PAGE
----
You leave the ‘rest’ with your right hand, moving to a small slot that wants to be crimped but won’t let you as there’s too much cliff in the way for your knuckles to get much elevation. Your left foot now comes up to a heel-toe cam on the rest jug next to your left hand. Keeping your core ultra tight you have to punch to a pod with your left hand. The pod is junk. It’s basically vertical and has a tendency to feel like a recently-microwaved bowl of porridge that has too much milk in it. Now comes the tricky bit – squeeze the three points on the wall together, bring the right foot up into a drop-knee on the rest jug in front of your face, release the left heel-toe and stab the toe into the roof to a small ripple. The jump position is now engaged and set for blast off. Throw your chest and hips high into the roof in the direction of the next right-hand hold, your hand will know what to do and follow. The hold you throw for is about 1.5m away and it’s a good letterbox ‘jug’ when used in opposition with the left-hand pod. Your feet cut and do all sorts of helicopter-break- dancing and you try your absolute hardest to hold the compression between the two hands and slow the momentum of your lower half. Once you hold the swing and have somewhat stabilised yourself, you need to pull up into a front lever, stab your left foot out at full extension to a rampy foot, right foot flags out right to balance yourself and you now dive with your left hand across yourself to a thin, letterbox slot. Your feet swoop off again and fly around and around. You’re now just under the lip of the roof and you can swing a right heel up around the lip to a good rail and bring your hands up to two good edges. This is another ‘rest’.

Tom O’Halloran’s describes the moves in almost impossible detail; just the level of detail needed to get through this impossible sequence. Here it is the sense of utter focus, of heightened experience and awareness that enables not only the performance of the moves themselves, but also their very precise description. The climb is at once abstracted into a set of discrete moves and engaged with in its particularity (the details of each hold). There is this sense of strange alignment between abstract will-comprehension and embodied experience. The aesthetic here has a microscopic aspect. It discovers a view of everything by turning away from everything and engaging only with just this focused space of action. Almost ironically, the sequence is described more or less as a set of instructions, as though the reader has only to pay close attention and they can complete the same sequence of moves. When, of course, this is plainly not the case. The route is far beyond the difficulty of most people – even most elite climbers. In this sense, the rhetorical ‘you’ is less about literally opening up the climb to others than about projecting O’Halloran’s experience as something more general. The commonality lies in the experience of extremity, which all climbers can recognise.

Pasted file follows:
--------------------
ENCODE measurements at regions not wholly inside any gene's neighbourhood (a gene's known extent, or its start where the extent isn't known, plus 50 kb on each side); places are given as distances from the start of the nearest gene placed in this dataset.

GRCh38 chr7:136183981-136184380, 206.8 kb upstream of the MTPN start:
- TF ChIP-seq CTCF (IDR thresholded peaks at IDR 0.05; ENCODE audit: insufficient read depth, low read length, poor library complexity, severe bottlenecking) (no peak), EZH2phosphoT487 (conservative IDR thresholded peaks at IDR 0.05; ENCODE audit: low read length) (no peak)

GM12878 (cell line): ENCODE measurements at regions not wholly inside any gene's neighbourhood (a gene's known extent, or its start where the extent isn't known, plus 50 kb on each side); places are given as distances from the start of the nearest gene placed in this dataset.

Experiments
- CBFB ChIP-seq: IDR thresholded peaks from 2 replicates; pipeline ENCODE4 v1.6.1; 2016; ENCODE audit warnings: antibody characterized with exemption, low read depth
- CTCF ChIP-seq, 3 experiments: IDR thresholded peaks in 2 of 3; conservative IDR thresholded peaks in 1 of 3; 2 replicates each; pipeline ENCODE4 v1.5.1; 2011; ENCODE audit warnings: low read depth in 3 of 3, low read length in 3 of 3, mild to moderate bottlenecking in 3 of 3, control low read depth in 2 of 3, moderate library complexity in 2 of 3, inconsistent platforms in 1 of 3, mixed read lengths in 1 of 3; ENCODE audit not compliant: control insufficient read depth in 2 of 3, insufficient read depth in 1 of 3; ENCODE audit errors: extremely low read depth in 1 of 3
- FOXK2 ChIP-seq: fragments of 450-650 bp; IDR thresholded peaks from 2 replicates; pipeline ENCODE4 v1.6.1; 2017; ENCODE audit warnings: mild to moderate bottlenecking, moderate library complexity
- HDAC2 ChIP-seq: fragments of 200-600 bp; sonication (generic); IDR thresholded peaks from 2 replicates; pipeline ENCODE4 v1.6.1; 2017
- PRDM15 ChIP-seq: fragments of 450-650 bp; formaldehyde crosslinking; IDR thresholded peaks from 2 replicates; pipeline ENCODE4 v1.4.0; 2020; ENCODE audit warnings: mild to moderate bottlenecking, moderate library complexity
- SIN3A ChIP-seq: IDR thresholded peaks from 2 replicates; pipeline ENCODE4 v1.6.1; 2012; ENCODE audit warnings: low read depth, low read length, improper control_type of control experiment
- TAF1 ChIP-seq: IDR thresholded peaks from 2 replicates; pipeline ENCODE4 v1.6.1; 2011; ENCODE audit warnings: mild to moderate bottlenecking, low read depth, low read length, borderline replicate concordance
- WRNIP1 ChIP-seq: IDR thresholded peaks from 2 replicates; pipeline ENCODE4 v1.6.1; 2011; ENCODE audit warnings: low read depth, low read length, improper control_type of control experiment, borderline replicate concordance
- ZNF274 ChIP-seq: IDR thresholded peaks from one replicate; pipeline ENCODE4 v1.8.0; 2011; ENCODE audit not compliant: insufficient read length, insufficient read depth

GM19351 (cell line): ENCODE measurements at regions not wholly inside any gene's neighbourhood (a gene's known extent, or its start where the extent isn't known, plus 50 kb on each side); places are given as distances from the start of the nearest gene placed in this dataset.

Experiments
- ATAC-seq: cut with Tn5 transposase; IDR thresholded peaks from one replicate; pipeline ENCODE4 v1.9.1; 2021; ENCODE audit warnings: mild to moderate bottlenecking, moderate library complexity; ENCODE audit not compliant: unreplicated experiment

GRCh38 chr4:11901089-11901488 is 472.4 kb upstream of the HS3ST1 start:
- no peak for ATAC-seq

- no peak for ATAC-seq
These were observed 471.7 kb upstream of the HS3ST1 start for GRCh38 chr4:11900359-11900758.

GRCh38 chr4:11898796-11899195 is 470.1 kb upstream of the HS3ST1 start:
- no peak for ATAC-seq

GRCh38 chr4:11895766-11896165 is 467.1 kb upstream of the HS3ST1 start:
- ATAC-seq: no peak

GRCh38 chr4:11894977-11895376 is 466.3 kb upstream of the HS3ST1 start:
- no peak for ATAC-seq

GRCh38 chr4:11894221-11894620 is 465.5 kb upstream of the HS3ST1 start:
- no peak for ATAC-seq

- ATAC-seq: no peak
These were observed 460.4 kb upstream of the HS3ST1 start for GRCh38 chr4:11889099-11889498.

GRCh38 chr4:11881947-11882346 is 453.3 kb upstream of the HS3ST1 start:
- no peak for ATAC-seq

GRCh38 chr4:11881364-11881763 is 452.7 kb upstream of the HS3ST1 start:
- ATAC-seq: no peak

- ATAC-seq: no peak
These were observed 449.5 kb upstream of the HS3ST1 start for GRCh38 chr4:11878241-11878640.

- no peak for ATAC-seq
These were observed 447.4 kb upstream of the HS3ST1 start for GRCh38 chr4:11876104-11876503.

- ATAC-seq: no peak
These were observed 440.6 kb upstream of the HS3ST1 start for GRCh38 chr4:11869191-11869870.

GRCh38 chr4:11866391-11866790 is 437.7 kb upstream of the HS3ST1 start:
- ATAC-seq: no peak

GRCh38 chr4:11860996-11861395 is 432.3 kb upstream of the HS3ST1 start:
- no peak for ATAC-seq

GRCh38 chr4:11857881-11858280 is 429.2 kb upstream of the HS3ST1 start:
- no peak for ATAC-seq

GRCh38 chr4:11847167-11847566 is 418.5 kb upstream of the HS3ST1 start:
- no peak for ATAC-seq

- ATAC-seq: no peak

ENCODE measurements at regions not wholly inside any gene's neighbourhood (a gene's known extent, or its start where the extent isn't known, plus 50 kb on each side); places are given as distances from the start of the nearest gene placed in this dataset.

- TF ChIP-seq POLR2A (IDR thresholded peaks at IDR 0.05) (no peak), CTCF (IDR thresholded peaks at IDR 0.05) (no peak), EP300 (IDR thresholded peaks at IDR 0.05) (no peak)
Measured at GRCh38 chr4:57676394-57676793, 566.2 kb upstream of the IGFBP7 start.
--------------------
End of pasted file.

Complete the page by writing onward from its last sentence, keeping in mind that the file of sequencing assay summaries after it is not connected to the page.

Kant describes four characteristics of the aesthetic:

  • Disinterested pleasure
  • Non-Conceptual
  • Purposiveness without purpose
  • Universality

Both examples display these characteristics. Although less distant and contemplative than Kant’s aesthetic regard for nature, road cycling and rock climbing are disinterested in as much as they involve perverse pleasure, demanding a level of physical effort that is equally pleasurable and arduous. In this manner, they provide artificial contexts for the experience of extreme necessity. This aspect of artifice enables a complex, finely determined play between experiential engagement and reflective distance. The activities can be regarded as ‘non-conceptual’ in that are less the product of underlying conceptual principles than emergent phenomena marked by the interaction between affective dispositions, regimes and things. In terms of Kant’s third aesthetic characteristic, road cycling and rock climbing are utterly pointless activities that nonetheless reveal a deeper purpose (an experience of freedom and heightened awareness). Finally, the two spheres of activity display a universal, normative dimension. Especially as descriptions, they trace possibilities of commonality and identification. The activities are pursued with such intensity that, even if we would never attempt them ourselves, their significance is unquestionable.

But what of beauty and the sublime? Without pursuing this question properly or in detail, we may simply suggest that the modern world shapes both endless prospects of beautiful and sublime images, but also – more or less as an antidote – all kinds of novel forms of immersive engagement and movement. Road cycling and rock climbing relate more closely to the latter. If there is beauty here it relates to a dynamic harmony in motion. If there is the sublime then it is discovered less as dramatic external thing than in the microscopic texture of extreme effort. In these moments human activity appears both intensely realised and estranged. This paradox of engagement and disengagement lies at the heart of the aesthetic.